WHAT is prayer?
It is the defeat of the illusion of human community. For the human condition, as the Greek philosopher Plotinus said, is the flight of the alone to the Alone.
Prayer is the periodic hopscotch to the ultimate loneliness, and the ultimate union. Prayer prefigures the conclusion of life and animates the path of life.
Prayer is paradox, for we pray from out of our inescapable existential aloneness in order to transcend it. We pray for everything that connects us. For children. For family. For community.
For the ill — that they may stay connected to us.
For the single — that they may find a spouse.
For the endangered — that they may rejoin their loved ones.
Mentors can teach us the meaning of the prayers, or can model what it is to pray, or can, perhaps, inspire us to pray to begin with; but prayer itself is the purest proof of the irreducible isolation of the human being.
Prayer signals paradoxes. Jews pray in a minyan, a microcosm of the entire Jewish people; yet, prayer is not together. Even as I stand next to someone as I recite the Silent Prayer, I focus on my thoughts and tremble before G-d, simultaneously enraptured. If I am praying with kavvanah (intention), the person praying next to me does not exist.
Neither does this American adage, “the family that prays together stays together.” The family that prays together is not praying. No two human beings, no matter how closely related, can offer up their deepest thoughts, joys or anguish, together. If they do, it is illusionary prayer.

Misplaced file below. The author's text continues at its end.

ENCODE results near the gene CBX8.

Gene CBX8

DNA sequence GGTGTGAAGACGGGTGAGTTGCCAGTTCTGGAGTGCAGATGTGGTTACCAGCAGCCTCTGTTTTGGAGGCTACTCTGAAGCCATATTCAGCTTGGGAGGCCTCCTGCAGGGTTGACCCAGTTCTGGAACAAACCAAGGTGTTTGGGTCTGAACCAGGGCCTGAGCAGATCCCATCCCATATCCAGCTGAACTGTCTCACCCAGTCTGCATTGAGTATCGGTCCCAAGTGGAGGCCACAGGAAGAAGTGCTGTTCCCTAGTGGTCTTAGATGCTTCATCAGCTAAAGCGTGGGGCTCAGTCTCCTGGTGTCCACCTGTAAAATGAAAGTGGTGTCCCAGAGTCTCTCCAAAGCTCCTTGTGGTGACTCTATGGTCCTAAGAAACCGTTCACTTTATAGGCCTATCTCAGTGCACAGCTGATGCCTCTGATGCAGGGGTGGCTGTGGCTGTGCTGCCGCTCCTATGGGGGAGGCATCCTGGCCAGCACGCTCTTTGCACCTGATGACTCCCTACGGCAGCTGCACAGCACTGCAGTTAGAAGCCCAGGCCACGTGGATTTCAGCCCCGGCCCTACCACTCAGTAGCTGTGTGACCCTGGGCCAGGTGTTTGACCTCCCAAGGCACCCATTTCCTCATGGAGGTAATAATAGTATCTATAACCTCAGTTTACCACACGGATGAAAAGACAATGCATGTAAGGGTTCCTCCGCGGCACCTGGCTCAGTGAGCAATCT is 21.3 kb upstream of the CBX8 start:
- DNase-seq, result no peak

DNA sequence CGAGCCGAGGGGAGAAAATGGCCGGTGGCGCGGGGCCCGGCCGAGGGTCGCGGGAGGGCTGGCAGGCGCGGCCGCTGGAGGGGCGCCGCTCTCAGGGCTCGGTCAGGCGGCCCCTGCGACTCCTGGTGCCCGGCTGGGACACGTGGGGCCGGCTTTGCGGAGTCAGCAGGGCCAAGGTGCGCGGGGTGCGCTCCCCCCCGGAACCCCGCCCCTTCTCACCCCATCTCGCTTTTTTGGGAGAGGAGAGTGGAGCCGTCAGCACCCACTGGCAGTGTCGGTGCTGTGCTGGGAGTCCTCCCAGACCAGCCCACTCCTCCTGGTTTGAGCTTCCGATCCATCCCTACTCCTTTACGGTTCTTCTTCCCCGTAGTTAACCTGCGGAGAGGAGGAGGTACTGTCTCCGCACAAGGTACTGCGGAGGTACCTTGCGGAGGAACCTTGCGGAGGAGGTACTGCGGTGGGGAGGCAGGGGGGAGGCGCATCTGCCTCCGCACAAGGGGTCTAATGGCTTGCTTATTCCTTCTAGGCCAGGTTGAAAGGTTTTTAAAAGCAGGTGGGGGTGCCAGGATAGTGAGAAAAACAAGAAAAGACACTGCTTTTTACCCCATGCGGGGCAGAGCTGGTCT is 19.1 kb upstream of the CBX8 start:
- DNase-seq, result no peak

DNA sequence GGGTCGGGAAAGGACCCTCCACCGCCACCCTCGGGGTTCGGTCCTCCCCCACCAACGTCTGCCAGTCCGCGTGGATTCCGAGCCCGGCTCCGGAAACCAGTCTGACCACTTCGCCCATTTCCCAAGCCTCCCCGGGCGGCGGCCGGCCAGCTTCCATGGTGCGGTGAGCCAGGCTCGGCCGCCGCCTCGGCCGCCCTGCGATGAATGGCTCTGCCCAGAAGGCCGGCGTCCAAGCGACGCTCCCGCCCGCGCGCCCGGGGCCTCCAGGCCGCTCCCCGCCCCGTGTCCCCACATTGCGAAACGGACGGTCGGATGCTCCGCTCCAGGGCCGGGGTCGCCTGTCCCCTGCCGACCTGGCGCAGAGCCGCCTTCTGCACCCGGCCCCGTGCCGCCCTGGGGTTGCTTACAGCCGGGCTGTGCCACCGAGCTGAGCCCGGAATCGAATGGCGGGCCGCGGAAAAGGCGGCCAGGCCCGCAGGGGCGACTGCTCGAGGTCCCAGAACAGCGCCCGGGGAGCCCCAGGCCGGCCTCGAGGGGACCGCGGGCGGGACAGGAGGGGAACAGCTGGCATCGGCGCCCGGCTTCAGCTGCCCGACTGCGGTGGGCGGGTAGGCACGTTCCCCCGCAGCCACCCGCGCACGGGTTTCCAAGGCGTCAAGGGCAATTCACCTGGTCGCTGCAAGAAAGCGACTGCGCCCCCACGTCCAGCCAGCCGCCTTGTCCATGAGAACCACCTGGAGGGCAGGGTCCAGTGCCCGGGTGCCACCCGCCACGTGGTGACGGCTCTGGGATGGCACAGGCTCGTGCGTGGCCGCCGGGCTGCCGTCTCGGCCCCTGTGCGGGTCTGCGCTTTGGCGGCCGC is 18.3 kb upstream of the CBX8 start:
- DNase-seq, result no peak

Prayer is not about feeling good in relation to other people. It is about connecting to the awesome, fearsome, loving, ultimately ineffable Creator of the universe.
Another paradox: The words of prayer, no matter how fervently felt, no matter how focused, are asymtotic. Words of prayer may come closer and closer — endlessly closer — to a true expression of our deepest selves; but ultimately the truest prayer is silence. Words can never fully capture our deepest yearnings. The truest prayer is surrounded and permeated by silence. “To You, silence is praise” (Psalms 65:2). Such is the paradox: Only careful recitation of the precise words of the prescribed prayers disclose their higher, silent shape.
Still another paradox: A common goal in prayer is to seek the means, the patience, the skill, the insight, the self-scrutiny, the humility to find ways to improve or repair relations with other people. Only by my flight from the horizontal sphere, from actual human relations, during moments of confession and of request during prayer, can I hope, via my discourse with and before the Alm-ghty, to attain the improvement and repair that I seek.
A fallacy: egalitarianism in prayer. Egalitarianism is horizontal. Prayer is vertical. Egalitarianism is social. Prayer is spiritual. In society, people should be equal before the law, and, as much as is practicable, afforded equal opportunity. That is the language of human relations. Prayer is the language of Divine relations.